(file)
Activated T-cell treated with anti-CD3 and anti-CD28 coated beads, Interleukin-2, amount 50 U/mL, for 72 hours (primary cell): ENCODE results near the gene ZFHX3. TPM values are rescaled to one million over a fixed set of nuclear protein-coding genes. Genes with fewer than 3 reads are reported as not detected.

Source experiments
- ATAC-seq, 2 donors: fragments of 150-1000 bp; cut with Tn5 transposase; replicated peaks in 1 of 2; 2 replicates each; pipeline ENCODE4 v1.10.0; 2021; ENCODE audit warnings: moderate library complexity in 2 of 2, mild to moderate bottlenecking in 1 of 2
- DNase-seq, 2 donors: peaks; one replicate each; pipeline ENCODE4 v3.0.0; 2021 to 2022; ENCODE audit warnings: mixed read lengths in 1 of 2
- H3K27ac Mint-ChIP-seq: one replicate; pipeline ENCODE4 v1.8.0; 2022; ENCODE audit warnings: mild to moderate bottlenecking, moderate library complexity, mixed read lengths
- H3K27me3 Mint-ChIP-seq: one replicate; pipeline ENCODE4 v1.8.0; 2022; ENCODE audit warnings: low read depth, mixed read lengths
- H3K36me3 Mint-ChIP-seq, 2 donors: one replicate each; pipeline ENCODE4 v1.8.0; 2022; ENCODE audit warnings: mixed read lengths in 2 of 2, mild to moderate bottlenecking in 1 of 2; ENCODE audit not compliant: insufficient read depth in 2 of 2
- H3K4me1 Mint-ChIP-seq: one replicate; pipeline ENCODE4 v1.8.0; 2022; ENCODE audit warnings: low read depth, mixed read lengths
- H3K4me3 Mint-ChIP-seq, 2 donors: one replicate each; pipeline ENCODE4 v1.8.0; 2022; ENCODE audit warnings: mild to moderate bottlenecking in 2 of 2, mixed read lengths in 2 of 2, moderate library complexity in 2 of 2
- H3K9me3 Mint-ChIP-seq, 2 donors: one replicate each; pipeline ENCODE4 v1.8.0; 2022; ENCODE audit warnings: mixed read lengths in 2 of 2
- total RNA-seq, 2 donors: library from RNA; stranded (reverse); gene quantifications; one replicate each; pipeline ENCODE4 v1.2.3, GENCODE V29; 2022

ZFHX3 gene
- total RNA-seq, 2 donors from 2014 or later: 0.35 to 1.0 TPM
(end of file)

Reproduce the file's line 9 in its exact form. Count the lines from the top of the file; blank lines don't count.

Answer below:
- H3K4me3 Mint-ChIP-seq, 2 donors: one replicate each; pipeline ENCODE4 v1.8.0; 2022; ENCODE audit warnings: mild to moderate bottlenecking in 2 of 2, mixed read lengths in 2 of 2, moderate library complexity in 2 of 2